This blog focuses on what is Marine Salvage and Lloyds Open Form. The knowledge of Salvage and its related instruments is of critical importance to the officers especially Masters and Chief Mates. Although, this topic is taught widely in various Maritime Colleges in the world, still most of the senior officers onboard are having very limited knowledge regarding this.
However, you don’t need to worry anymore as this time I have got it covered :). I am gonna break this topic in a very easy to understand way so that all your doubts are absolutely crystal clear.
Remember, we at funnel2tunnel.com always strive to explain things in a way that there is very little scope of you NOT understanding it. But still if you have any doubts, you are free to ask them in the comments section provided at the end of this topic.
So lets start!
Let us define what is Marine Salvage.
Whilst at Sea, a ship is exposed to many risks. In case of any unfavorable situation, the ship’s crew, cargo, environment, other property and the ship itself is at tremendous risk. Sometimes it may happen that the situation goes beyond the control of the ship’s crew posing an “imminent” danger to the vessel and its crew. Master may then decide to call for shore assistance to save the vessel from this imminent danger. This is where the term salvage comes.
The International Convention on Salvage 1989 defines the various rules and regulations that governs various aspects of Salvage at Sea.
Salvage is an ancient concept in maritime law and practice. Article 1 of the International Convention on Salvage 1989, defines “salvage operation” as: “any act or activity undertaken to assist a vessel or any other property in danger in navigable waters or in any other waters whatsoever”.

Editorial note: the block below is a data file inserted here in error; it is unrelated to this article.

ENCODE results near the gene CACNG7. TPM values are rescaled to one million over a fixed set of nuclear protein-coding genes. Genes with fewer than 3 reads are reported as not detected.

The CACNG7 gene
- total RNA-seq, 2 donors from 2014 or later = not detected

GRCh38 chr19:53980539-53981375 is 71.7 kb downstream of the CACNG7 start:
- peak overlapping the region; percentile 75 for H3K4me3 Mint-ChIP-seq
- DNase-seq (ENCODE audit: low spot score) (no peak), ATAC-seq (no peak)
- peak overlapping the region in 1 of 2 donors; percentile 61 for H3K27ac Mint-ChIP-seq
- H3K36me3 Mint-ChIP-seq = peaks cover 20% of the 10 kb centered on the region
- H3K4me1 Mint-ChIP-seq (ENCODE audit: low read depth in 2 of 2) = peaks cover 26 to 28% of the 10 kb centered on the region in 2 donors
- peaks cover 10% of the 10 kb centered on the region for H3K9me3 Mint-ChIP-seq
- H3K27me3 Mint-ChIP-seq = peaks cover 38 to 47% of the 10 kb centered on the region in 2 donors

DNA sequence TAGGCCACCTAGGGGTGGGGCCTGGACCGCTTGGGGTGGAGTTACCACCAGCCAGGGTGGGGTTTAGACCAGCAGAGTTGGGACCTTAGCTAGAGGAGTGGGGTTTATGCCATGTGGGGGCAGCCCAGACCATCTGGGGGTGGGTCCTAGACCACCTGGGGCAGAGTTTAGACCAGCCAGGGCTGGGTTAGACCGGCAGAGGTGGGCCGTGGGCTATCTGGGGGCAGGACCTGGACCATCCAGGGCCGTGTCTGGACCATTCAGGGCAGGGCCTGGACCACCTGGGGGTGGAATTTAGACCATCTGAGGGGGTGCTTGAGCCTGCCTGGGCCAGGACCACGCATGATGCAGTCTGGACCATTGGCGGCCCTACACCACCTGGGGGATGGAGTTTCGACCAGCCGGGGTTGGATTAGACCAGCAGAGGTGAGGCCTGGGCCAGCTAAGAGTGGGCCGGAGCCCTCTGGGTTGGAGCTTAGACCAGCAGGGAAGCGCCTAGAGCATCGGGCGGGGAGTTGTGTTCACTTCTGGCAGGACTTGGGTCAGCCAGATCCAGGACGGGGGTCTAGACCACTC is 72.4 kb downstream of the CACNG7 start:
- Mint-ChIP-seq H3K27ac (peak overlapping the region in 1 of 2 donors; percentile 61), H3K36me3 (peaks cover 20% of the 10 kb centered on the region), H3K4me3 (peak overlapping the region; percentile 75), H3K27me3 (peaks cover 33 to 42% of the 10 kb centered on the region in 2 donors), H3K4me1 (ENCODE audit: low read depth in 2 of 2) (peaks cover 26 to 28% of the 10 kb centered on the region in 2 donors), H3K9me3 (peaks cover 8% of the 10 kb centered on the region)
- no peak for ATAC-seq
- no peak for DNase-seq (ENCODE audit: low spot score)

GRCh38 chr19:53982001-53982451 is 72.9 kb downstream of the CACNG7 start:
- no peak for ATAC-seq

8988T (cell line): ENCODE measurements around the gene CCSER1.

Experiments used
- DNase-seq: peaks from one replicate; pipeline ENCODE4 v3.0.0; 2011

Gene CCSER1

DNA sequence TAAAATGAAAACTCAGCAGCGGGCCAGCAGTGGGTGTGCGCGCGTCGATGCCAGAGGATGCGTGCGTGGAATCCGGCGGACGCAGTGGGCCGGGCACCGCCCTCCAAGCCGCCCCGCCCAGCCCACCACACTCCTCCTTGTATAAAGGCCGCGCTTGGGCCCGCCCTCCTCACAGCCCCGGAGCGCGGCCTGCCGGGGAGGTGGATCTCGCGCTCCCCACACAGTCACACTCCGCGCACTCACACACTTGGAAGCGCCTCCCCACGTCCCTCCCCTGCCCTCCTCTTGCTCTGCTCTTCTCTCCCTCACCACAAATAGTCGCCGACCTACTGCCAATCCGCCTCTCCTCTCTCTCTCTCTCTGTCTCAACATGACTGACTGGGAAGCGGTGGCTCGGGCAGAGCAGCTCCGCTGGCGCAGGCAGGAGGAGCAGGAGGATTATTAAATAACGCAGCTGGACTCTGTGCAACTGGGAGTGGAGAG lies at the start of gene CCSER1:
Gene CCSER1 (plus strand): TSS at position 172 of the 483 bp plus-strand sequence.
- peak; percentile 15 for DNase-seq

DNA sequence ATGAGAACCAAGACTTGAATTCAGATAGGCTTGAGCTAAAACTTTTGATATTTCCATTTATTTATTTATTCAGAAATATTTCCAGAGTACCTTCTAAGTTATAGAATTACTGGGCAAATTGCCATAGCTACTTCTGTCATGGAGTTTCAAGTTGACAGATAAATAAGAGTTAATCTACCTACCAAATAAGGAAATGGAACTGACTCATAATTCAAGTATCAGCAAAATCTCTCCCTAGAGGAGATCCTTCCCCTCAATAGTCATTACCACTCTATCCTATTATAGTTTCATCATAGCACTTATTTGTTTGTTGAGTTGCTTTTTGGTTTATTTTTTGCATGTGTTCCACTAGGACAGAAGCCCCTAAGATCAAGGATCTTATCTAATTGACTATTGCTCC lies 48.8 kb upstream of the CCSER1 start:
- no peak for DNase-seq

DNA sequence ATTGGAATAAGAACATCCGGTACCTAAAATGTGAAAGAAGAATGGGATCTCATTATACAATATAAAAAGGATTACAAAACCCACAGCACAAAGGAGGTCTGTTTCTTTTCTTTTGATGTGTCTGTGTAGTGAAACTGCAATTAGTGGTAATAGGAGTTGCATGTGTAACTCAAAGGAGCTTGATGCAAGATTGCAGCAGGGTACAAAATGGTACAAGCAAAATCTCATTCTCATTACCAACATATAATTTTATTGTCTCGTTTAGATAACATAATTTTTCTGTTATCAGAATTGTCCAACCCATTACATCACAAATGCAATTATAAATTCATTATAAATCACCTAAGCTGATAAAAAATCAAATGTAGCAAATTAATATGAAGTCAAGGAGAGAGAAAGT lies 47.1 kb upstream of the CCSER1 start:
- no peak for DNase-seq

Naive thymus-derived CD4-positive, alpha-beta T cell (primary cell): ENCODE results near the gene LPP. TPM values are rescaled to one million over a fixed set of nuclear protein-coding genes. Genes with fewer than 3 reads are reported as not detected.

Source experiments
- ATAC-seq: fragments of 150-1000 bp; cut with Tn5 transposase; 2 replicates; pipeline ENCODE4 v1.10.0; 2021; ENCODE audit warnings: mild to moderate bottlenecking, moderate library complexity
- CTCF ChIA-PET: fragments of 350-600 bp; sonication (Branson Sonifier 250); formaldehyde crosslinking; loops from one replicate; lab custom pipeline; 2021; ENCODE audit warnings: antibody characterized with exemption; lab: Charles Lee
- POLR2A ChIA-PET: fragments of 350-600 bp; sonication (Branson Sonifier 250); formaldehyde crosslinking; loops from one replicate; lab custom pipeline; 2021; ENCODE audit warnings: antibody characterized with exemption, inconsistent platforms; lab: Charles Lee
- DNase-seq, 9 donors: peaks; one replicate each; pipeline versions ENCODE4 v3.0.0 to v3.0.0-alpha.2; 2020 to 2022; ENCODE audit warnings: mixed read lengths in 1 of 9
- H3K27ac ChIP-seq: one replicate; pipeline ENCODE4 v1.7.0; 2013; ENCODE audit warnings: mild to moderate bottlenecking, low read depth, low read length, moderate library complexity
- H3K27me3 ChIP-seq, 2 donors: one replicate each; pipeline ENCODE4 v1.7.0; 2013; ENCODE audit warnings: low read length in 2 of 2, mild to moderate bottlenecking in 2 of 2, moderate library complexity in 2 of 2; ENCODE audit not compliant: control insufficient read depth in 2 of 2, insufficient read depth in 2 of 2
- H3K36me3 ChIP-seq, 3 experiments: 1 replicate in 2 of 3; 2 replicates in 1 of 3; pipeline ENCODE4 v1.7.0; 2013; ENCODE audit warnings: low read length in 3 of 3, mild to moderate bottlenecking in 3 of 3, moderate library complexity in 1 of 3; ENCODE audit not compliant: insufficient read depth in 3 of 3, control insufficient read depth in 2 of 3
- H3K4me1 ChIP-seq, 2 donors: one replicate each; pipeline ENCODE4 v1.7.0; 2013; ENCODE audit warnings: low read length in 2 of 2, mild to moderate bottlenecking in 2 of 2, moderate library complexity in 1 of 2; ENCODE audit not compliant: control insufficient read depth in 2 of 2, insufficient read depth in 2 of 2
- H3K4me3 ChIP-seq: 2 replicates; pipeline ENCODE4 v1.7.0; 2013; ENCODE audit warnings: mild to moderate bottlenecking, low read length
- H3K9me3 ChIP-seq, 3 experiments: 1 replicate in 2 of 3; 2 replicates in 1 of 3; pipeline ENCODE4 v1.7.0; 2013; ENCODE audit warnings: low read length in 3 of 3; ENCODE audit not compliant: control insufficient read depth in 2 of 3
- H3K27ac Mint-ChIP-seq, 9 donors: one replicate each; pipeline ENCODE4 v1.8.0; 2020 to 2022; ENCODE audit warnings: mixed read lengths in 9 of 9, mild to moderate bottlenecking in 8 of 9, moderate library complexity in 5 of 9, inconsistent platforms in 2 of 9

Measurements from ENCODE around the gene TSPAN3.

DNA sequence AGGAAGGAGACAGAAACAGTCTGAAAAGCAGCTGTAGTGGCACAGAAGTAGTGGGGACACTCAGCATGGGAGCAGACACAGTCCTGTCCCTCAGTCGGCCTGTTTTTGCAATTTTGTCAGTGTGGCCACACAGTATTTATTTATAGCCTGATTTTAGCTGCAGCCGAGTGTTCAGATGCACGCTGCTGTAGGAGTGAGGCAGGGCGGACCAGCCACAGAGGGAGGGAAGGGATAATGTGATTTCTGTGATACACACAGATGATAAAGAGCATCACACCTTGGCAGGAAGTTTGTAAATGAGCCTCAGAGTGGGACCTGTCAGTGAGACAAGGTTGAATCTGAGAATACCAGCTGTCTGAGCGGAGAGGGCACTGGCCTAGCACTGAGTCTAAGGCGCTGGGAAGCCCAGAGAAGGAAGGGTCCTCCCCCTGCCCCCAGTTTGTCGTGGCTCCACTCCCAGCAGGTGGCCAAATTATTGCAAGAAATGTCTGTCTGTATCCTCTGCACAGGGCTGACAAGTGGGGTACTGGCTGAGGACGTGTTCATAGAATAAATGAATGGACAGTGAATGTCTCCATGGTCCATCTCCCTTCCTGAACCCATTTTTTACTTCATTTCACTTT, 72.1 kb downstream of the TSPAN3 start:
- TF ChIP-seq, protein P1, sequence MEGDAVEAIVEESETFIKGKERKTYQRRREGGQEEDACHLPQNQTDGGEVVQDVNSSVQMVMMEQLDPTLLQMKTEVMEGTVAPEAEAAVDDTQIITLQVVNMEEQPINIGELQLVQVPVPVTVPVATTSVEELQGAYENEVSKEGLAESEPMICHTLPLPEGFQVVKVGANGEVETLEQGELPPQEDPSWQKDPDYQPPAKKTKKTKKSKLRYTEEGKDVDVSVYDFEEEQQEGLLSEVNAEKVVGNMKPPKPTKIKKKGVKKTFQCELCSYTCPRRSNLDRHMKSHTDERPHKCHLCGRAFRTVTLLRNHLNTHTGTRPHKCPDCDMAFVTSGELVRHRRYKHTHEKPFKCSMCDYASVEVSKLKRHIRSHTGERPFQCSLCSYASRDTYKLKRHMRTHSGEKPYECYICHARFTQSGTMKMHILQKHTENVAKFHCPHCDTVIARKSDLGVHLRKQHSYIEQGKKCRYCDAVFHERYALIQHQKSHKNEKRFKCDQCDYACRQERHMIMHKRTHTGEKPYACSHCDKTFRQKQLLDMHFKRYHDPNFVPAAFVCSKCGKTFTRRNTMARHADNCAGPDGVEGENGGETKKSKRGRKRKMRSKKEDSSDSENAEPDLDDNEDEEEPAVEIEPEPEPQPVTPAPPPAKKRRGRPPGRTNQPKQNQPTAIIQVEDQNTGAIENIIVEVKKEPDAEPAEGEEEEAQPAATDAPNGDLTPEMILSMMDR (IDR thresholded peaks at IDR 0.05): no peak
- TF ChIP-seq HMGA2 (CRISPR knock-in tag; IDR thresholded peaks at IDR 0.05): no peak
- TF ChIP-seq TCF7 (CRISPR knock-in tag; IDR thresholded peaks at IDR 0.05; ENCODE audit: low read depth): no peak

Now imagine a salvor who carries out a salvage operation and saves the distressed vessel from danger successfully. In this case he is entitled for a reward. Now this reward is subjected to certain conditions. The situation, condition and terms of same will be discussed later in this topic.
Over here its very important to understand a principle called the “No Cure-No Pay” Principle.
No Cure – No Pay principle
According to this principle (which forms a part of the salvage contract), the salver receives no payment if he fails to save the property. The payment is made under this scheme, only if, the salvers attempt is successful.
Now, this principle had a problem. The problem was that reward will only be given when the attempt to save the property was successful. Simply speaking, there was no payment whatever the expense of the operation. This made the salvers shy away from responding to high risk or low value casualties. This resulted in delays to salvage operation and increased risk of the environmental damage.
Lets dig a little deeper into the topic and discuss what all circumstances are necessary for an operation to be termed as Salvage.
Following “conditions” are must for salvage and states the criteria for a valid award claim to exist. –
Let us discuss point number 1
The property needs to be facing imminent danger. Note that the danger can extend to Vessel, cargo or any other property. Here it is important to know that what constitutes a danger. A situation where the crew onboard the vessel assess two be of an imminent danger, might be imminent for a person sitting ashore.
The Rule of the Thumb here is the following –
“the judgement of the risk from the Master of the distress ship is a powerful proof of whether the danger is real and/or imminent”
So, in a nutshell, it’s the Master’s Call.
Moving on to point number 2
The service rendered is to be voluntary and not under any contractual duty. To understand this simply assume that a vessel is in distress and the danger is imminent and real. Now, some how the Master and the crew of the vessel salvage the vessel. In this case the Master and the crew are not applicable for an award because it is their duty to save the vessel and the act is not voluntary. Similar situation arises when two vessel are involved in a collision and the Master and Crew of one vessel, have the duty to salvage the other vessel and hence can not get any award.
And lastly point no 3
The Salvage Attempt shall be successful. This means that the salvage operation shall be a success. The degree of success can be whole or part but obviously the success depends upon the value of the property salved. If no property of the value is saved then No Salvage Award is given (in accordance with the No-Cure No-Pay principle explained above).